Who is Frank Wilczek and why is he important?

Frank Wilczek is a theoretical physicist, author, and intellectual adventurer. He has received many prizes for his work, including a Nobel Prize in Physics.

Wilczek has made seminal contributions to fundamental particle physics, cosmology and the physics of materials. His current research focus includes Axions, Anyons, and Time Crystals. These are concepts in physics which he named and pioneered. Each has become a major focus of world-wide research.

In recent years Frank has become fascinated with prospects for expanding perception through technology.  He is developing hardware and software tools for this.

He has authored several well-known books, and writes a monthly “Wilczek’s Universe” feature for the Wall Street Journal.   His latest book, Fundamentals, was published by Penguin and released in January 2021.

Wilczek received a B.S. at the University of Chicago in 1970, and a PhD in physics at Princeton University in 1974. Currently he is the Herman Feshbach professor of physics at the MIT; Founding Director of the T. D. Lee Institute and Chief Scientist at Wilczek Quantum Center, Shanghai Jiao Tong University; Distinguished Professor at Arizona State University; and Professor at Stockholm University.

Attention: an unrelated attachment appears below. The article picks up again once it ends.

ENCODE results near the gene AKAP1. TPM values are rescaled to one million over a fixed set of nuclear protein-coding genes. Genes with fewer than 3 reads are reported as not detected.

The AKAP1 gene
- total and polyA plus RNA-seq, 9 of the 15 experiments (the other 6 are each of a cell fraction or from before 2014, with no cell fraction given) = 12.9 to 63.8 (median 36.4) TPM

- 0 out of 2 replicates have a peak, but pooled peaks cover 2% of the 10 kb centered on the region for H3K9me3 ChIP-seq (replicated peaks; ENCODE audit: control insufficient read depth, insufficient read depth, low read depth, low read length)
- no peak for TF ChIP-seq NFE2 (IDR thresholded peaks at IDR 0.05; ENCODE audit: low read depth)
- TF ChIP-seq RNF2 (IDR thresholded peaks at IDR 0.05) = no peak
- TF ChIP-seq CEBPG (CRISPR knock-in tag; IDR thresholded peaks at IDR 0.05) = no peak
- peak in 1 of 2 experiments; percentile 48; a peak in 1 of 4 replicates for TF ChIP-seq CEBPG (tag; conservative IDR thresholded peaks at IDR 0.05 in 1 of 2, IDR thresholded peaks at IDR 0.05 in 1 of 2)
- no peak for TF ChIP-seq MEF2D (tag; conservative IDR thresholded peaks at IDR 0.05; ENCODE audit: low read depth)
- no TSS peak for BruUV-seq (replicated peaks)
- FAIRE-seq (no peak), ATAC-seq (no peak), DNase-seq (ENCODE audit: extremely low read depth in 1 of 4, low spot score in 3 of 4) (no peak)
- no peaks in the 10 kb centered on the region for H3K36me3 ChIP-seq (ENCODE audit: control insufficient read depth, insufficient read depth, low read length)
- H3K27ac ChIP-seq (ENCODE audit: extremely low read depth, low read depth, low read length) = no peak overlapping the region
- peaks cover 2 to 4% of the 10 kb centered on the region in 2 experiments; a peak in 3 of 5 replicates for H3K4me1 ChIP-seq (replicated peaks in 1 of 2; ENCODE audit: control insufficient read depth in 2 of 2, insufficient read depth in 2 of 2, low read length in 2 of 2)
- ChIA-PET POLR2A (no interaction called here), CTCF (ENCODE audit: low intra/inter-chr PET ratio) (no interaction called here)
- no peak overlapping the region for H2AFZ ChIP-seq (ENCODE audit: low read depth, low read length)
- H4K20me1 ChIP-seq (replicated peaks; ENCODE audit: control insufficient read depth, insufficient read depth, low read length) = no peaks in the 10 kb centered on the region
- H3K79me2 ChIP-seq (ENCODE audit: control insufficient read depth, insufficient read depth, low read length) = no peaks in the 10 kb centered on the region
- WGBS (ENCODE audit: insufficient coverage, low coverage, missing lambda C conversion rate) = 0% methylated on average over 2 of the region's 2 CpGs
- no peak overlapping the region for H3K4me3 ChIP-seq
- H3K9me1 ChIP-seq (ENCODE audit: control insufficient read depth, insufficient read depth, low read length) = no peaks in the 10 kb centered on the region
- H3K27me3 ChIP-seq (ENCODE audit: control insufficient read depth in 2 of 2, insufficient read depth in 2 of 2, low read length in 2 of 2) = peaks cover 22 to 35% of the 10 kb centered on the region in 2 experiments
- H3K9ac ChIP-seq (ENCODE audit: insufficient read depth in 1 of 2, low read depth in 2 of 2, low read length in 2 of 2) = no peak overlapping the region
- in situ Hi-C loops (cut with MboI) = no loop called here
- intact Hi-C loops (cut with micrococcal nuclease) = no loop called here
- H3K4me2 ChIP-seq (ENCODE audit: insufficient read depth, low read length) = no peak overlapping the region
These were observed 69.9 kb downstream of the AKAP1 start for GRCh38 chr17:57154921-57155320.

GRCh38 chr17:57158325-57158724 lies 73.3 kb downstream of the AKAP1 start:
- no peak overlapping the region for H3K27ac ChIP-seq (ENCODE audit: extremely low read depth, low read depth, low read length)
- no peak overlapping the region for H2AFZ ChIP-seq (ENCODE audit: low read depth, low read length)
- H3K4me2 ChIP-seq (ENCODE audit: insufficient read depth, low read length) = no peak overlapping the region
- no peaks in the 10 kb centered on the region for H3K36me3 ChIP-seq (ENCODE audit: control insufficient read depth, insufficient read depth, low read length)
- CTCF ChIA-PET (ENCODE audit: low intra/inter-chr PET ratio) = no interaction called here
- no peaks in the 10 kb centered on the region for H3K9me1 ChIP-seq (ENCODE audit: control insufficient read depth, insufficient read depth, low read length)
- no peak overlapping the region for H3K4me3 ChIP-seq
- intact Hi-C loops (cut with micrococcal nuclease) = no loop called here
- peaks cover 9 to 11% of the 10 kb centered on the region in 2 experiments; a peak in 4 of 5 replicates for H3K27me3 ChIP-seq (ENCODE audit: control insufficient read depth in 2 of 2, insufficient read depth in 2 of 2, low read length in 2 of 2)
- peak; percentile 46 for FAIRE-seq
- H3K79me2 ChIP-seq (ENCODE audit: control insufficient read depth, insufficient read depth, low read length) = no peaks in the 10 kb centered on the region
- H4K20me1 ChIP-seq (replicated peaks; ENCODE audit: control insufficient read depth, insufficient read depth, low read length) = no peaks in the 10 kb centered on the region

He has been married to Betsy Devine since 1973. They have two daughters, Amity and Mira.

In her review of Fundamentals forThe New York Times, Nell Freudenberger observes, “Wilczek writes with breathtaking economy and clarity, and his pleasure in his subject is palpable. He lays out the elementary particles of matter — electrons, photons, gluons and quarks — and their strikingly short list of properties: mass, charge and spin. He then defines four principles that characterize the four basic forces in nature: electromagnetism, gravity, the strong force and the weak force. Most people vaguely remember electromagnetic fields from high school physics, but Wilczek makes very clear the way that those “space-filling” fields are contiguous with the smallest building blocks of matter: ‘We now understand particles as manifestations of a deeper, fuller reality. Particles are avatars of fields.’ It’s a beautiful description that would be especially evocative for today’s game-fluent high school students.

To learn more about Frank Wilczek and his brilliant work, please click here.

His MIT link.

His Amazon link.


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